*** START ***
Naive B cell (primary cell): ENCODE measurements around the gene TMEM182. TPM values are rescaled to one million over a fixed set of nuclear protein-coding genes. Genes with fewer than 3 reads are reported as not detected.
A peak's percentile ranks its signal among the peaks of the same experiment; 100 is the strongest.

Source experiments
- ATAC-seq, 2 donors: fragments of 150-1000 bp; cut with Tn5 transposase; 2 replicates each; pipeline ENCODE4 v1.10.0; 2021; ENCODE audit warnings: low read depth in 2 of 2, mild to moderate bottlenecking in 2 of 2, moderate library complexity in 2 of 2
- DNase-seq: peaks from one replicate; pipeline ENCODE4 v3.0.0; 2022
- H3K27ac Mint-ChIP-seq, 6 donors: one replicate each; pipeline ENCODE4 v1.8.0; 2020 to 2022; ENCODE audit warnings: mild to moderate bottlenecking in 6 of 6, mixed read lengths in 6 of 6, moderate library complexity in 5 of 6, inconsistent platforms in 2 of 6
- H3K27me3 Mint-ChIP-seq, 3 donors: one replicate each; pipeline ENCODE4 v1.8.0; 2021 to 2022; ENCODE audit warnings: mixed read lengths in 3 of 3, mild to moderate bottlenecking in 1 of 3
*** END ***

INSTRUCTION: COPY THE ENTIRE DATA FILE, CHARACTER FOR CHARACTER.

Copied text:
Naive B cell (primary cell): ENCODE measurements around the gene TMEM182. TPM values are rescaled to one million over a fixed set of nuclear protein-coding genes. Genes with fewer than 3 reads are reported as not detected.
A peak's percentile ranks its signal among the peaks of the same experiment; 100 is the strongest.

Source experiments
- ATAC-seq, 2 donors: fragments of 150-1000 bp; cut with Tn5 transposase; 2 replicates each; pipeline ENCODE4 v1.10.0; 2021; ENCODE audit warnings: low read depth in 2 of 2, mild to moderate bottlenecking in 2 of 2, moderate library complexity in 2 of 2
- DNase-seq: peaks from one replicate; pipeline ENCODE4 v3.0.0; 2022
- H3K27ac Mint-ChIP-seq, 6 donors: one replicate each; pipeline ENCODE4 v1.8.0; 2020 to 2022; ENCODE audit warnings: mild to moderate bottlenecking in 6 of 6, mixed read lengths in 6 of 6, moderate library complexity in 5 of 6, inconsistent platforms in 2 of 6
- H3K27me3 Mint-ChIP-seq, 3 donors: one replicate each; pipeline ENCODE4 v1.8.0; 2021 to 2022; ENCODE audit warnings: mixed read lengths in 3 of 3, mild to moderate bottlenecking in 1 of 3